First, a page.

Natalia Ivanychuk is a Ukrainian translator from German, Norwegian, Swedish, Danish and English.
Natalia Ivanychuk translates from German, Norwegian, Swedish, and Danish into Ukrainian. She made her debut in literary translation in the mid-1980s, and since then, her portfolio includes over a hundred books of various genres and styles. In 2018, Natalia Ivanychuk was awarded the Royal Norwegian Order of Merit for her significant contribution to the development of Norwegian-Ukrainian cultural relations. This event falls into the category of those that should be talked about and remembered; it represents an important achievement in cultural diplomacy and is the result of one person's tremendous effort. The Royal Norwegian Order of Merit is a highly prestigious honor, and a Ukrainian has rightfully received it. Moreover, for many years, Natalia has been teaching Norwegian at Ivan Franko National University in Lviv, specifically at the Faculty of International Relations. Most of the translator-Scandinavists currently working with us are her students.
Growing up with Moomin tales, moving through Anton or Uvi's adventures, exploring life's meaning with Jostein Gaarder, immersing in imaginative worlds with Linn Ullmann, pondering existence with Knut Hamsun, and feeling emotions with Gustav Meyrink... Natalia Ivanychuk's translated books provide a varied and enjoyable reading experience. Now, let's take a moment to learn about her own reading habits, which haven't allowed much time for simple pleasure and relaxation.
I notice charming pictures featuring a garden and books on your Facebook. Do you reside in the outskirts of Lviv?
– Located fifteen kilometers away from Lviv, in the village of Navaria (I'm uncertain about the name's origin), our property is named the Kingdom of Navaria. I've resided here for sixteen years, fulfilling a long-held dream of having my own home. First, we lived with my parents, then I got divorced, got married for a second time, and eventually settled into a house with my mother-in-law in my mature years. These past sixteen years, living separately from others, feel like the time when I truly embrace life.
I rarely visit Lviv and prefer not to do so more frequently. The city has undergone changes: increased crowds, a lot of hostile language (Russian language) – something that used to bother me and is even more prevalent now. Perhaps it's an age-related perspective. I find myself irritated by many things more quickly than before, and I aim to avoid such frustrations. Moreover, going to the city involves walking, which has become challenging for me. I need frequent breaks to catch my breath and let my legs rest. It's part of aging, and I must admit, I'm not fond of it. We're all growing older.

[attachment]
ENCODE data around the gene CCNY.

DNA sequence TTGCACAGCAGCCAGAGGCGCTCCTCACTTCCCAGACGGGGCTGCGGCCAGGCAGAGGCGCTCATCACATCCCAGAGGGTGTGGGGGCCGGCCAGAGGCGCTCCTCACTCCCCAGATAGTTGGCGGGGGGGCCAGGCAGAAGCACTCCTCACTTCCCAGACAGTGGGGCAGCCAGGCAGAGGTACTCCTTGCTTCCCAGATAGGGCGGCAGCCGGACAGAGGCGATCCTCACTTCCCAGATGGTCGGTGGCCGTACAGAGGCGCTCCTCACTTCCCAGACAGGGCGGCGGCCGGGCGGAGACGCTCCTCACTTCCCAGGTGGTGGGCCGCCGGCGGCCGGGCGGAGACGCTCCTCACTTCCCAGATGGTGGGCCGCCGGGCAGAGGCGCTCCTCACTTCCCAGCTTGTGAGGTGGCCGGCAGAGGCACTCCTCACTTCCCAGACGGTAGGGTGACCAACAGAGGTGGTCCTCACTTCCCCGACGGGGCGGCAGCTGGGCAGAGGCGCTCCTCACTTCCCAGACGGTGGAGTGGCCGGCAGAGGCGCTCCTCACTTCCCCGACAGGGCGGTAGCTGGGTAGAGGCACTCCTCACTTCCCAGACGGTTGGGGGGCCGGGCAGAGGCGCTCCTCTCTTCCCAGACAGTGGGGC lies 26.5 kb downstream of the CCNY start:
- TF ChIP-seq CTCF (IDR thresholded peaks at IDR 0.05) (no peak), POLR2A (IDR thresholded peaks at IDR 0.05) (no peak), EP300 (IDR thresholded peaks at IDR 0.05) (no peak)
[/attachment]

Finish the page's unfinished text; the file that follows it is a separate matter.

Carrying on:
Once I'm home: I unlock the gate, step into my domain, seal it shut behind me – and tranquility. It's my personal kitchen, my sanctuary, just the two of us now since the kids have grown and ventured out on their own. Thankfully, we enjoy a healthy marriage, with thirty-two years of working and living together. We constructed our house ourselves – my husband, Andriy, and his colleague built it in two months without hiring workers. It follows the frame construction method used in the north. The interior work extended over sixteen years, with some areas like the hall still pending completion. These are minor details, not immediately visible, and I lack the energy for such repairs now. However, for my fiftieth birthday, Andriy gifted me a room – an office, and within ten years, a library beside the bedroom on the second floor. It's a delightful space. Andriy takes care of cooking exceptionally well, handles cleaning (he joked about my supposed fear of the vacuum cleaner, and I'm fine with that), and does all the repairs. Honestly, if he ever thought of replacing me with a younger woman, I'd be utterly defenseless.
His support grants me a considerable amount of free time.
When was the most recent occasion you took a break between two translation projects, perhaps a two-week vacation?
– In my life, it happened once, but not within the last five years. During that week, I completed the translation of a book, precisely on a Friday evening. "Excellent," I thought, "I have the weekend to relax, maybe go somewhere and not do anything." However, I woke up at five in the morning to unfavorable weather, had coffee, smoked, watched the news, felt stressed, and then, just intending to write the title, read the first paragraph, or peruse a single page of a new job, I found myself getting drawn in – and there it went!
I have a lot on my plate, which I enjoy. I'm still doing a bit of teaching; I aim to wrap up the last two groups, marking the end of my teaching career. Since the pandemic, most classes occur online. The workload is substantial: between teaching and the recent surge in translation assignments, it's becoming quite demanding. I now decline orders if they don't captivate me (previously, I accepted even less interesting ones, with fewer opportunities for self-realization), simply because time is limited. I fear I won't be able to manage it all. However, I've acquired the skill of balancing time and workload.
I typically wake up around five when it's still dark. If it's six, I feel I've overslept and might not fit into the norm. Andriy refrains from getting up before ten to avoid disturbing me. I work until noon, aiming to complete the task: ten pages for a serious book, or fifteen to twenty pages for a children's book with large letters and sparse text (which is my current project). Afterward, I take a break before fatigue sets in, avoiding excessive strain on my mind. The brain tends to tire faster than the body.